Crises Intensify in Georgia, Armenia

Republic leaders struggle to hold on in the face of discontent over territorial disputes

By , Special to The Christian Science Monitor

LEADERS in Georgia, struggling to maintain the former Soviet republic's territorial integrity, faced a new crisis over the weekend as government forces battled partisans in the breakaway region of Abkhazia despite efforts to negotiate peace.

Meanwhile, unrest also rocked Armenia, Georgia's southern neighbor. Thousands demonstrated Saturday in the Armenian capital Yerevan to demand the resignation of President Levon Ter-Petrosyan, charging his handling of the war over the disputed enclave of Nagorno-Karabakh was unsatisfactory.

In Georgia, representatives of the republic's provisional government worked out a cease-fire Saturday with Abkhazian leaders, but some armed units on both sides have ignored the agreement.

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Government troops moved into the region on Friday, precipitating fierce street clashes in the Abkhazian capital Sukhumi, located on the Black Sea coast. At least 20 people have been killed so far, according to news reports.

Georgia has been buffeted by ethnic and political unrest since it gained independence following the collapse of the Soviet Union. During the first six months of this year, fighting centered in the South Ossetian autonomous region. Claiming discrimination, Ossetians were struggling to secede from Georgia and unite with the North Ossetian autonomous region in Russia.

Before the breakup of the Soviet Union, Abkhazia was an autonomous republic in the West of Georgia. Last month, the Abkhazian parliament declared independence, an act that officials in the Georgian capital of Tbilisi condemned as illegal. Leaders in the breakaway region charged that Tbilisi's decision to send in troops was motivated by a desire to stop Abkhazia's independence effort.

Georgian provisional government leader Eduard Shevardnadze denied the allegation in a television interview Saturday, saying the deployment of several thousand troops was designed to stop "banditry" in the region.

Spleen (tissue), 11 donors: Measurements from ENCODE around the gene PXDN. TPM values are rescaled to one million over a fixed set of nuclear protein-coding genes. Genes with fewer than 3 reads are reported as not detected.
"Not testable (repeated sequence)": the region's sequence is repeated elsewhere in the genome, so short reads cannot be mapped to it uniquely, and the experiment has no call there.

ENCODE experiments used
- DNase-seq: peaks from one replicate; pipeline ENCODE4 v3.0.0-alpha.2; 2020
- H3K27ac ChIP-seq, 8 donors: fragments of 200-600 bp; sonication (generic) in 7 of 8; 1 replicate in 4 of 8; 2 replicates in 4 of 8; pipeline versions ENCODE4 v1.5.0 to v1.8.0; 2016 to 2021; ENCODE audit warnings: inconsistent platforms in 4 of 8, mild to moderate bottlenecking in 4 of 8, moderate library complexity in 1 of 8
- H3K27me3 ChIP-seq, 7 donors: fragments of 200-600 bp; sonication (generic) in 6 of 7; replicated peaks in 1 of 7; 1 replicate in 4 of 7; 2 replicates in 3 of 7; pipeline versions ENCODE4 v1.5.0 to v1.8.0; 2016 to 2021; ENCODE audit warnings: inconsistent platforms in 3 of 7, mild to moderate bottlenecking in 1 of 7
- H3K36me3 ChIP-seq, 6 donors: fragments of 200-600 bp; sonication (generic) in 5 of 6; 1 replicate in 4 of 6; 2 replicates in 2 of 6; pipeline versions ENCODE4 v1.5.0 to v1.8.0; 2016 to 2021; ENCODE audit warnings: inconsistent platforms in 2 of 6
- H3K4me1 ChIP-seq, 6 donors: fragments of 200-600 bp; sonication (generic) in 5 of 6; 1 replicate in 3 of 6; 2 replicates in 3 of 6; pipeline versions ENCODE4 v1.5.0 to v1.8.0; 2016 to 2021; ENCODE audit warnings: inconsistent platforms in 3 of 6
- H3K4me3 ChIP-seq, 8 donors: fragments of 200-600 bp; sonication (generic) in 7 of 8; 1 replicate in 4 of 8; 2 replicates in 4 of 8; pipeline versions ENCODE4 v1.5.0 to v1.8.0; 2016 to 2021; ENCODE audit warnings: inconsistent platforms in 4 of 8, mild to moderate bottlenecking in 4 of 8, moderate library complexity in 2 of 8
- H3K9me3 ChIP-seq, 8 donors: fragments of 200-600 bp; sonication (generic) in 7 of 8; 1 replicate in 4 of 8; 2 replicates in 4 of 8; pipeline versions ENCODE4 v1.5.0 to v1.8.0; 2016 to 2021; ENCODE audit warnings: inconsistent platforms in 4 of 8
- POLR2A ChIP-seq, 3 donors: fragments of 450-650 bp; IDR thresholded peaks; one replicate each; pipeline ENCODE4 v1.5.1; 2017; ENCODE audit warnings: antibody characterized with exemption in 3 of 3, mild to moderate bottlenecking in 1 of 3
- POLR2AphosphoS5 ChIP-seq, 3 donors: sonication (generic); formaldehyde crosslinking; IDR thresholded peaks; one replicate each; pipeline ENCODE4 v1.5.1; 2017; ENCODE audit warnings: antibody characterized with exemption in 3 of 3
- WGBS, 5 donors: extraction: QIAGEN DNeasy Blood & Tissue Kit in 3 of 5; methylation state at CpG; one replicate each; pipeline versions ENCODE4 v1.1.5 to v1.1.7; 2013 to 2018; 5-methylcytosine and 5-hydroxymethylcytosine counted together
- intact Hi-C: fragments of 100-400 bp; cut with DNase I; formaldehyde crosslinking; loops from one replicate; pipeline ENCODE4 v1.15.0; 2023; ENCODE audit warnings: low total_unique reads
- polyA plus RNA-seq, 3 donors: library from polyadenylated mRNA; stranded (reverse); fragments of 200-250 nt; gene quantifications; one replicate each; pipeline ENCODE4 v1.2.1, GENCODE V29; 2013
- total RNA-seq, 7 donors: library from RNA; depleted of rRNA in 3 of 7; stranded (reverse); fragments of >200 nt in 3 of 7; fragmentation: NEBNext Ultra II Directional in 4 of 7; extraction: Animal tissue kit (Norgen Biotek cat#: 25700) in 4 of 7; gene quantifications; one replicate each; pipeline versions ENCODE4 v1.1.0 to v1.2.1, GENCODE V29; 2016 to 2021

Western Georgia has been a base of operations for rebels loyal to ousted President Zviad Gamsakhurdia, who lives in exile in the Chechen region in southern Russia. Since being toppled by the provisional government in January, Mr. Gamsakhurdia and his followers have staged numerous guerrilla raids in an attempt to regain power, including an unsuccessful attack on Tbilisi's television tower in June.

When Mr. Shevardnadze ordered the government expeditionary force into western Georgia he said its mission was to smash rebel resistance, as well as to secure release of government officials, including Interior Minister Roman Gventsadze. The officials were kidnapped by rebels during peace talks last Tuesday. The kidnappings dimmed hopes of implementing a national reconciliation plan announced by Shevardnadze in early August.

Mr. Gventsadze and several others were released by rebel forces on Friday, but the provisional government forces have remained in Abkhazia.

The developments prompted the Russian Defense Ministry to dispatch a paratroop regiment to Abkhazia to reinforce Russian Army installations in the region, the Tass news agency reported.

In Armenia, President Ter-Petrosyan rejected demonstrators' calls for his resignation and called a special session of parliament for today, Tass said. Legislators were expected at that session to consider a vote of confidence in Ter-Petrosyan's government, Tass added.

Ter-Petrosyan won a landslide victory in presidential elections last fall, but his popularity has fallen in recent months, since Armenia has suffered several battlefield setbacks to Azerbaijani forces in Nagorno-Karabakh. The enclave lies within Azerbaijani territory, but is largely controlled by ethnic Armenians.

Christian Armenia and Muslim Azerbaijan have battled over Nagorno-Karabakh for more than four years. The conflict has seen more than 2,000 killed, and military operations in recent months have expanded all along the Armenian-Azerbaijani border.

In May, Armenian irregulars drove disorganized Azerbaijani units from Nagorno-Karabakh. But Azerbaijan subsequently regrouped and this month regained some of the lost territory. Armenian leaders in Nagorno-Karabakh responded last week by declaring martial law and ordered the mobilization of all men between the ages of 18 and 45.

Charging Azerbaijan with aggression, Ter-Petrosyan last week sought the intervention of members of the Commonwealth of Independent States under a six-nation collective security treaty signed in May. (Georgia is not a member of the commonwealth.) Armenia is a signatory of the pact, Azerbaijan is not. The other signatories - Russia, Kazakhstan, Uzbekistan, Tajikistan and Turkmenistan - have so far refused to become embroiled in the Nagorno-Karabakh conflict.

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